Laughs Man A rolling stone and a roving trade gather no moss. The Comprachicos were poor. They might have said what the lean and ragged witch observed, when she saw them setting fire to the stake, "Le jeu n'en vaut pas la chandelle." It is possible, nay probable (their chiefs remaining unknown), that the wholesale contractors in the trade were rich. After the lapse of two centuries, it would be difficult to throw any light on this point.
It was, as we have said, a fellowship. It had its laws, its oaths, its formulæ—it had almost its cabala. Any one nowadays wishing to know all about the Comprachicos need only go into Biscaya or Galicia; there were many Basques among them, and it is in those mountains that one hears their history. To this day the Comprachicos are spoken of at Oyarzun, at Urbistondo, at Leso, at Astigarraga. Aguardate niño, que voy a llamar al Comprachicos—Take care, child, or I'll call the Comprachicos—is the cry with which mothers frighten their children in that country.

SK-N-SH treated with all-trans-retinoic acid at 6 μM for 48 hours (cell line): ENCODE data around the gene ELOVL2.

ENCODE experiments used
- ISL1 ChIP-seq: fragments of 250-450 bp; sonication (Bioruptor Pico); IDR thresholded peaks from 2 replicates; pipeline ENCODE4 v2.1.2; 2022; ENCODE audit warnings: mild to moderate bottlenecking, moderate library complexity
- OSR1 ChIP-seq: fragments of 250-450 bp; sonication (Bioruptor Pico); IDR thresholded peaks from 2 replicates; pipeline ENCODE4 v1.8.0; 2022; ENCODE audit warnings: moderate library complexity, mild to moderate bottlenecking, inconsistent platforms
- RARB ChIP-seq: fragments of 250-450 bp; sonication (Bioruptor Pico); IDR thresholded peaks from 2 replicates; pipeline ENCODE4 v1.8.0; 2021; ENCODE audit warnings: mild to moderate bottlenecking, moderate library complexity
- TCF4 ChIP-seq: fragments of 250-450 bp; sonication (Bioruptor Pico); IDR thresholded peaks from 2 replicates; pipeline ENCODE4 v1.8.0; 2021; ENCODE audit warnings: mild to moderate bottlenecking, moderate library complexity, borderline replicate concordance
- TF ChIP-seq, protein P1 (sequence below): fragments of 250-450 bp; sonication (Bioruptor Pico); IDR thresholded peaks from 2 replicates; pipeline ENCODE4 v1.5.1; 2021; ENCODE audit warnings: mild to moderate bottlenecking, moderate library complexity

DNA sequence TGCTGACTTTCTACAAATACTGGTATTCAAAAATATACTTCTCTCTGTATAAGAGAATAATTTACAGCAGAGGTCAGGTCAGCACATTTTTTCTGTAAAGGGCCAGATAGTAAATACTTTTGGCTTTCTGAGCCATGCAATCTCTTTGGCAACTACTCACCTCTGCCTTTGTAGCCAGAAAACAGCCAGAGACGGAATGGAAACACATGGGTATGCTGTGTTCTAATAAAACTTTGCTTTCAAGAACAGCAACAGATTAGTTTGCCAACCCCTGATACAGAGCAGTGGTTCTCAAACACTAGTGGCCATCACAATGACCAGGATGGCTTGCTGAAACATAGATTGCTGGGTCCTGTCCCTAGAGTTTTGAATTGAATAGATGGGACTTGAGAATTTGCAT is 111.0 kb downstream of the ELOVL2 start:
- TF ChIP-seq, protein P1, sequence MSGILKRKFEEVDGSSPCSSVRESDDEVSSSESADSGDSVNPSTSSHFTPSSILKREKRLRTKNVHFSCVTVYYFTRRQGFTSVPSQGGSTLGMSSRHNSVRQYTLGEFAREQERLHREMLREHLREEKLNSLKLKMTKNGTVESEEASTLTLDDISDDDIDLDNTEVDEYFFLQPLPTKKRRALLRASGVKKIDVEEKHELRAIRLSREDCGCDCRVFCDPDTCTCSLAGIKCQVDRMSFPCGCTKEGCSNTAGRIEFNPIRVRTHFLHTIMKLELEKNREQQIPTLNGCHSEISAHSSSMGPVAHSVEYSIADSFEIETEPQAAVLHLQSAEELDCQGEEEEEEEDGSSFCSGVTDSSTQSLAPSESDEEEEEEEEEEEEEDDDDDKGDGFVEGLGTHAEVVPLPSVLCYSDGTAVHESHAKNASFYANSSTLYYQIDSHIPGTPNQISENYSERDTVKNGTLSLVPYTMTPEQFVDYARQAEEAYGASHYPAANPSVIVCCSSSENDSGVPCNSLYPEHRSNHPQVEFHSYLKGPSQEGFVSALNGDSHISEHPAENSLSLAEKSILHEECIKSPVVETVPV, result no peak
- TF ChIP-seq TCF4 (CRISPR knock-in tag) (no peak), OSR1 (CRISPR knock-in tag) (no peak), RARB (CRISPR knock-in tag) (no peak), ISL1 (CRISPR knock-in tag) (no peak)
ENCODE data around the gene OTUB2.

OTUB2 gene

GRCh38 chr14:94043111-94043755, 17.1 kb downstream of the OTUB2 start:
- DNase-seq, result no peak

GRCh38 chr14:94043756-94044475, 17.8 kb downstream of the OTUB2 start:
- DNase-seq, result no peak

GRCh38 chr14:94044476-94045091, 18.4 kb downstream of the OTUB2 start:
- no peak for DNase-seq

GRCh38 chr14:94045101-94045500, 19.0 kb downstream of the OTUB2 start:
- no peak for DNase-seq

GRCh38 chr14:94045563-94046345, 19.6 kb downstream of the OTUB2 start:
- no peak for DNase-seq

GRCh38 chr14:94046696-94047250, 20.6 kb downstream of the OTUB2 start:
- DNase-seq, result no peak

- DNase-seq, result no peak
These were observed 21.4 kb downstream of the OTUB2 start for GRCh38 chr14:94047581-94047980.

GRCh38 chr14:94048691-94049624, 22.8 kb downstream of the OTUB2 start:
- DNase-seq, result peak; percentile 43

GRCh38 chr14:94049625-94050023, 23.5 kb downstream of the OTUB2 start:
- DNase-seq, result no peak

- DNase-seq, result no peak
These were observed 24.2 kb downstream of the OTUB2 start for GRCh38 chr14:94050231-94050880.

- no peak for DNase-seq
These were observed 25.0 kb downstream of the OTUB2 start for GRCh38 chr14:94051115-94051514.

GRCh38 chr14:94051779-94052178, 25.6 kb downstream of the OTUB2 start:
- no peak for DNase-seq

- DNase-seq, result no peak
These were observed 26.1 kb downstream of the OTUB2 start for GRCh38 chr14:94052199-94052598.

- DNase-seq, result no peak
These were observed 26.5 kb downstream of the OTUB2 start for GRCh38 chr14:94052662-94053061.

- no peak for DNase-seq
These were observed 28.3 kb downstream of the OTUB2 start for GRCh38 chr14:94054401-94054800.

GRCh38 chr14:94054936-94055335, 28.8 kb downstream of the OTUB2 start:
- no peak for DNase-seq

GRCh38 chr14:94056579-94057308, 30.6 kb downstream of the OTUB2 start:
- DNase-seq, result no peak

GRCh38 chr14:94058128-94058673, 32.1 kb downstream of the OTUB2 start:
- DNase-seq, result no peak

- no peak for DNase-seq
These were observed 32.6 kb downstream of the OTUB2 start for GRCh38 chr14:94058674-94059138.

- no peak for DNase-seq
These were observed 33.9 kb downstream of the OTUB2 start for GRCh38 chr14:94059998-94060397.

The Comprachicos, like the Zigeuner and the Gipsies, had appointed places for periodical meetings. From time to time their leaders conferred together. In the seventeenth century they had four principal points of rendezvous: one in Spain—the pass of Pancorbo; one in Germany—the glade called the Wicked Woman, near Diekirsch, where there are two enigmatic bas–reliefs, representing a woman with a head and a man without one; one in France—the hill where was the colossal statue of Massue–la–Promesse in the old sacred wood of Borvo Tomona, near Bourbonne les Bains; one in England—behind the garden wall of William Challoner, Squire of Gisborough in Cleveland, Yorkshire, behind the square tower and the great wing which is entered by an arched door.
The laws against vagabonds have always been very rigorous in England. England, in her Gothic legislation, seemed to be inspired with this principle, Homo errans fera errante pejor. One of the special statutes classifies the man without a home as "more dangerous than the asp, dragon, lynx, or basilisk" (atrocior aspide, dracone, lynce, et basilico). For a long time England troubled herself as much concerning the gipsies, of whom she wished to be rid as about the wolves of which she had been cleared. In that the Englishman differed from the Irishman, who prayed to the saints for the health of the wolf, and called him "my godfather."